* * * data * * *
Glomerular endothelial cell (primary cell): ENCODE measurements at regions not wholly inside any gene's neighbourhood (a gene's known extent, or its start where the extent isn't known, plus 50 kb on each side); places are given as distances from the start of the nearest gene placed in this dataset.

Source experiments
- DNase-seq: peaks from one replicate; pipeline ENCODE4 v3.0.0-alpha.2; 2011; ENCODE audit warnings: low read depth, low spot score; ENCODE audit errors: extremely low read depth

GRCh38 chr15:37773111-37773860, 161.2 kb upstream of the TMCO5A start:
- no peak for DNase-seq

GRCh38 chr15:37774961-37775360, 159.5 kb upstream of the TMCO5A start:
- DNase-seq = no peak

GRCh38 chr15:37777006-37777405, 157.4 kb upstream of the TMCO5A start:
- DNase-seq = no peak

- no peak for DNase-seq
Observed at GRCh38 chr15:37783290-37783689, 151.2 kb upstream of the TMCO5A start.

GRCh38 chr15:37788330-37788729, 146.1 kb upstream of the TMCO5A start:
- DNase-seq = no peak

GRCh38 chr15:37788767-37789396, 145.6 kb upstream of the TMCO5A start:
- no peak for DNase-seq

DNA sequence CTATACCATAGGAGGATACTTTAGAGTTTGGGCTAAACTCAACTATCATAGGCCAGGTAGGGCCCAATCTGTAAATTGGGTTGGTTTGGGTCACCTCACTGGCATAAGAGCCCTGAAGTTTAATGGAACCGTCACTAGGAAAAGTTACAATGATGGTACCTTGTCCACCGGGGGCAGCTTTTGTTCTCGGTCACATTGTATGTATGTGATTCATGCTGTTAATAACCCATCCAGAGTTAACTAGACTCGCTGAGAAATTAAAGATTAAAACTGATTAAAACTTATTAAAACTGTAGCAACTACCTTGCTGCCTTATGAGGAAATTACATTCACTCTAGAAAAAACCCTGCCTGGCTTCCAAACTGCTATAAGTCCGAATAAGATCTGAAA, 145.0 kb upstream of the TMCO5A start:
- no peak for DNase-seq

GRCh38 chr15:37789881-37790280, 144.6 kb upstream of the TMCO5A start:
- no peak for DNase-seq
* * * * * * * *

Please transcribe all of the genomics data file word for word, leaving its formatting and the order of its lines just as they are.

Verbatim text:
Glomerular endothelial cell (primary cell): ENCODE measurements at regions not wholly inside any gene's neighbourhood (a gene's known extent, or its start where the extent isn't known, plus 50 kb on each side); places are given as distances from the start of the nearest gene placed in this dataset.

Source experiments
- DNase-seq: peaks from one replicate; pipeline ENCODE4 v3.0.0-alpha.2; 2011; ENCODE audit warnings: low read depth, low spot score; ENCODE audit errors: extremely low read depth

GRCh38 chr15:37773111-37773860, 161.2 kb upstream of the TMCO5A start:
- no peak for DNase-seq

GRCh38 chr15:37774961-37775360, 159.5 kb upstream of the TMCO5A start:
- DNase-seq = no peak

GRCh38 chr15:37777006-37777405, 157.4 kb upstream of the TMCO5A start:
- DNase-seq = no peak

- no peak for DNase-seq
Observed at GRCh38 chr15:37783290-37783689, 151.2 kb upstream of the TMCO5A start.

GRCh38 chr15:37788330-37788729, 146.1 kb upstream of the TMCO5A start:
- DNase-seq = no peak

GRCh38 chr15:37788767-37789396, 145.6 kb upstream of the TMCO5A start:
- no peak for DNase-seq

DNA sequence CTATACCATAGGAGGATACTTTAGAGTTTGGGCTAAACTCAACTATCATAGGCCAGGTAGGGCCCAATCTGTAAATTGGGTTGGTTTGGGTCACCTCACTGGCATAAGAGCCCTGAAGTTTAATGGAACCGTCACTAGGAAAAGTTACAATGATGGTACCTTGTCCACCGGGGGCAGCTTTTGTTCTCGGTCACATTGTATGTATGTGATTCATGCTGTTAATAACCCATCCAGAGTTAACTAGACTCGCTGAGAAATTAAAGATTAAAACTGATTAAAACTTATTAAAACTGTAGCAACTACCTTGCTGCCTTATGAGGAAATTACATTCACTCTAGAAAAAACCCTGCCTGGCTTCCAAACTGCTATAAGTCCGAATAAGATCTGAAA, 145.0 kb upstream of the TMCO5A start:
- no peak for DNase-seq

GRCh38 chr15:37789881-37790280, 144.6 kb upstream of the TMCO5A start:
- no peak for DNase-seq